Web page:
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Egypt to ban Burqa and veil at Public places


With Egyptian parliament is drafting a law banning women from wearing the Burqa and veil at Public places including government institutions, the lawmakers are set to vote on banning women from wearing a full-face Islamic veil, local media reports.

The full-face veil is worn by some followers of Islam and typically covers all of the wearer’s face other than their eyes. The clothing is common in Egypt which is a predominantly Muslim country.

However in the wake of the increase in niqab wearers, Egypt has imposed a series of restrictions on wearing full-face veil in public.

MP Amna Nosseir, professor of comparative jurisprudence at Al-Azhar University, who has backed the ban, said that wearing the veil is not a requirement of Islam and in fact has non-Islamic origins.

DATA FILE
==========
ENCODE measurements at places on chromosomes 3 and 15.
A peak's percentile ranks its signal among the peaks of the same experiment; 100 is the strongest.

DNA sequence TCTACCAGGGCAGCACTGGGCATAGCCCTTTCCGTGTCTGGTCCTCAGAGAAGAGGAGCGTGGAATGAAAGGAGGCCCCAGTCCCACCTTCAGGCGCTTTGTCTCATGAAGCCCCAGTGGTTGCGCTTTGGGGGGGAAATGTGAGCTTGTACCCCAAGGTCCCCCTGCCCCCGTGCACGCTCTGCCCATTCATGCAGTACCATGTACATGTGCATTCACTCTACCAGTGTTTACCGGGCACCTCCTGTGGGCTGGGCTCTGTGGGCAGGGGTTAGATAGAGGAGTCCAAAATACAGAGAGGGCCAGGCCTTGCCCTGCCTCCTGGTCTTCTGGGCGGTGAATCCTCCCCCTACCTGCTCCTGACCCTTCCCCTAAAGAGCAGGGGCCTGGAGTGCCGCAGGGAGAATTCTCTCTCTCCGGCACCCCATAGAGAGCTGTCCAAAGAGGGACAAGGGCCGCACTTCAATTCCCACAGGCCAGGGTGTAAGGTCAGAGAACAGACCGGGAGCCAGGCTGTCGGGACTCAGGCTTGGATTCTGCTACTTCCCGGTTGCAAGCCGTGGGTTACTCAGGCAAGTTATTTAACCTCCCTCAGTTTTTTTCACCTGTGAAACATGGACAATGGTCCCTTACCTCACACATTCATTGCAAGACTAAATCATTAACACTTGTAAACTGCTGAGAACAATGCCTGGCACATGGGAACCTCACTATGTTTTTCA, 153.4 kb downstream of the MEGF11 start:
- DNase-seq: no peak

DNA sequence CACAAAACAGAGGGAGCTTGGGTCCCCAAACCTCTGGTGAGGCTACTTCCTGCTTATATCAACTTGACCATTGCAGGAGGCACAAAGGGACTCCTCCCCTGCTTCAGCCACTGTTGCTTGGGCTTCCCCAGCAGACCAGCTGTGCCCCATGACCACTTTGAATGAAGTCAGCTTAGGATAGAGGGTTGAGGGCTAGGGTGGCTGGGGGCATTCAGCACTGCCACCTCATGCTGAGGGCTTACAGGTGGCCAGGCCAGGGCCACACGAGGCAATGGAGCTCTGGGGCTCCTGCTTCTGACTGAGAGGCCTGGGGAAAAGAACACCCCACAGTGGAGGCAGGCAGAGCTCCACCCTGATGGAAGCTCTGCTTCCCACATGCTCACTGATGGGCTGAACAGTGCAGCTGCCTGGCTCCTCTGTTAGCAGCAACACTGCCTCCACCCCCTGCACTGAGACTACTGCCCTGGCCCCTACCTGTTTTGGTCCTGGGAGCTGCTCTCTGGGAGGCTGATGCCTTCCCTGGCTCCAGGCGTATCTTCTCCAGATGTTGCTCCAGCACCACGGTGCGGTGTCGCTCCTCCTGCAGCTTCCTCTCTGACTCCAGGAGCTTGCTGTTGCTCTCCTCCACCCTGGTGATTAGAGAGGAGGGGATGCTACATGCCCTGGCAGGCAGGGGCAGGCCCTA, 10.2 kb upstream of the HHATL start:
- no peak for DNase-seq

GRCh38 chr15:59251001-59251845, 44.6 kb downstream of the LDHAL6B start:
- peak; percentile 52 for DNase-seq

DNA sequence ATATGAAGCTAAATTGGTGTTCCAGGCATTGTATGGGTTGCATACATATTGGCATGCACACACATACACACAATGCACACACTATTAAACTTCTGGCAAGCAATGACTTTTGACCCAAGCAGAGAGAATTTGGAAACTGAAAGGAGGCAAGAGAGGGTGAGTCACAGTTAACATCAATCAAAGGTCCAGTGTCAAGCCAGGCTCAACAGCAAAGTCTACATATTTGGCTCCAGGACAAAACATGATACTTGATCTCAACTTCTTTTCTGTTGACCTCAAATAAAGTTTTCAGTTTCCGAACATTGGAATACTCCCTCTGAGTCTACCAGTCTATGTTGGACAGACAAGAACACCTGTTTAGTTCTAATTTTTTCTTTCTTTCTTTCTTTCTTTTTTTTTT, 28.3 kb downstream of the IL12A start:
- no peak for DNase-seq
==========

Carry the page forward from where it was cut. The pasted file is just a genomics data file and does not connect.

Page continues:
She has argued that it is a Jewish tradition which appeared in the Arabian Peninsula prior to Islam and that a variety of Quran passages contradict its use. Instead, she has advocated that the Quran calls for modest clothing and covered hair, but does not require facial covering.

Earlier this year, Cairo University was given court permission to ban female professors from wearing the niqab or burqa in the classrooms ruling it would prevent ‘entry of extremists and outsiders of the university.

If passed, the new law, Egypt would see ban on headscarves in universities and government buildings.

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